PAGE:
Religion influences the demographic processes that shape society, including decisions about union formation, childbearing and migration, as well as behaviors that affect mortality patterns. Likewise, demographic forces are reshaping the global religious landscape. For example, the primary reason Muslims are the fastest growing religious group in the world is that they have more children per woman than any other major religious group. (Islam is projected to become the world’s largest religion during this century).
While demographers have always been aware that religion is important, the study of religion by demographers is incommensurate with religion’s influence on populations. On March 30, 2016, Pew Research Center will host a special one-day conference for scholars interested in the intersection of demography and religion. This conference will allow scholars to assess the state of this field, hear about new research and plot the field’s future research agenda.
The conference will feature 10-minute presentations of current research, potential research and/or reflections about our field. This format is inspired by the longstanding Psychosocial Workshop, a PAA pre-conference that features signature five-minute presentations. With limited time, presenters are encouraged to get straight to the most interesting kernel of their work. This efficient format permits more presentations than would otherwise be possible and creates opportunity for follow-up conversations during breaks.
There will be opportunity for informal discussion and networking during our lunch break and afternoon cocktail hour. During the conference, there will be an opportunity to learn about how the Pew-Templeton Global Religious Futures project is using demographic analysis to describe global religion trends.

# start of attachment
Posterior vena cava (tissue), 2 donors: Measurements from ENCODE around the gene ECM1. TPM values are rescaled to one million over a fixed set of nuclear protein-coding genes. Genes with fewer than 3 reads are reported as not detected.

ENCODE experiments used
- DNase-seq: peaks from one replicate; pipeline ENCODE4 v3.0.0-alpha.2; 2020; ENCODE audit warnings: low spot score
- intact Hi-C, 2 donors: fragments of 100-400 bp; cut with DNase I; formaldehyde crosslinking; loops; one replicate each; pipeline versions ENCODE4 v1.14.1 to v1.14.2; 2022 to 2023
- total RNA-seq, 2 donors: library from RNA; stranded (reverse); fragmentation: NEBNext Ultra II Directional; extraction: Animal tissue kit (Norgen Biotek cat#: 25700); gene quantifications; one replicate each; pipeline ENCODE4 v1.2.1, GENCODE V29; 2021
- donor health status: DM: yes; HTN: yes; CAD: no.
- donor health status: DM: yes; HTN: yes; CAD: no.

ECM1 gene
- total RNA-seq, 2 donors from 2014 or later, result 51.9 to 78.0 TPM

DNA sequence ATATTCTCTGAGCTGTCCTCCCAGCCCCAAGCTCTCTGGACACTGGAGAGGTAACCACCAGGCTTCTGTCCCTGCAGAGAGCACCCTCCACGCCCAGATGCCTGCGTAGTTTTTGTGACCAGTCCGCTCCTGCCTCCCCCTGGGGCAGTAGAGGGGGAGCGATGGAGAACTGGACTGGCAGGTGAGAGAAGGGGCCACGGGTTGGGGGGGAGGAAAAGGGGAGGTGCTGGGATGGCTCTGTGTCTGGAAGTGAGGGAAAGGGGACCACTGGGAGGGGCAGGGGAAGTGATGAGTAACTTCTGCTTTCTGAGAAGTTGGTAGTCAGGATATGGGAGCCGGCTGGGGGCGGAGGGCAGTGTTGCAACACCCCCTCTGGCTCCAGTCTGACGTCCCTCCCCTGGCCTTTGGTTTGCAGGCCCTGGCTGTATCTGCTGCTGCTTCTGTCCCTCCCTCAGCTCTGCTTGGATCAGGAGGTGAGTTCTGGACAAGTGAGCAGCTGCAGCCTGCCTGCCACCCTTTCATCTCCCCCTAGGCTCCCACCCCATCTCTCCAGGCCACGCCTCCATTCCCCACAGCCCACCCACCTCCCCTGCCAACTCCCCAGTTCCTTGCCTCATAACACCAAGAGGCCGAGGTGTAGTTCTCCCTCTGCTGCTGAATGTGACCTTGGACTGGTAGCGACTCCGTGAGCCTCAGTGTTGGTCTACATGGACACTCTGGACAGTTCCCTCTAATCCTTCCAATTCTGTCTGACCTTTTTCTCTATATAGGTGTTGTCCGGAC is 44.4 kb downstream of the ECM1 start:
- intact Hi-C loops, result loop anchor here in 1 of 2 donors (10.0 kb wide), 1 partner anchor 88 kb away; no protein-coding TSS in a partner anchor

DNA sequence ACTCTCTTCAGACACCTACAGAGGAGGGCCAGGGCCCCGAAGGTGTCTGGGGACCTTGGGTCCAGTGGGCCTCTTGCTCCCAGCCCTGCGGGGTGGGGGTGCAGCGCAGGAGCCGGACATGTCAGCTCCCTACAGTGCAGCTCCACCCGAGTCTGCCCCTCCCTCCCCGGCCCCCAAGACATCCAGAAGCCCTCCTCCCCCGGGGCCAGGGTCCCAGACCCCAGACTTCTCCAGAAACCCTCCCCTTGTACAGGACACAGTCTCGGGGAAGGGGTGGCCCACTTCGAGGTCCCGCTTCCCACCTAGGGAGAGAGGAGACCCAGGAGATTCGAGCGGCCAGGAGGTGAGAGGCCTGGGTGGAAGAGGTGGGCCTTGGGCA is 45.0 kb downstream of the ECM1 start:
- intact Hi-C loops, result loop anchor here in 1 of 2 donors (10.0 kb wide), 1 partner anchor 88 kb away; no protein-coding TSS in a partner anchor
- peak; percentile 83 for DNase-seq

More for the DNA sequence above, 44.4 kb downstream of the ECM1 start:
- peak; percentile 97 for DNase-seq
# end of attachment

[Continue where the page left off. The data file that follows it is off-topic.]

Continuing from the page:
The highlight of the conference will be an afternoon discussion with leading scholars Christopher Ellison, David Voas and Jenny Trinitapoli about the most important unanswered research questions demographers of religion can answer.
This inaugural demography of religion gathering will be held at Pew Research Center headquarters, located at 1615 L Street NW, just a few blocks from the White House and a short Metro ride from the Marriott Wardman Park, which is the PAA conference hotel (the red line connects these locations via the Woodley Park Zoo and Farragut North Metro stations).
10:00 Opening session: Pew Research Center’s Global Demography Research, Conrad Hackett
10:30 Research presentations session
1:15 Research presentations session
3:00 Panel discussion: “What are the most important unanswered questions demographers of religion can answer?”
Panelists: Christopher Ellison, David Voas, Jenny Trinitapoli
Moderator: Alan Cooperman
4:30 Cocktail hour
All participants must register by March 1. Thanks to the generous support of the Pew-Templeton Global Religious Futures project, there is no cost to attend this event.
About the Pew-Templeton Global Religious Futures project:
The Global Religious Futures project — supported by The Pew Charitable Trusts and the John Templeton Foundation — analyzes religious change and its impact on societies around the world through original survey data collection measuring religious beliefs and practices; coding and analysis of religious restrictions and analysis of the demographic characteristics of religious groups.
The Future of World Religions: Population Growth Projections, 2010-2050
The Future Size of Religiously Affiliated and Unaffiliated Populations
Interactive data site: www.globalreligiousfutures.org
Religion in Latin America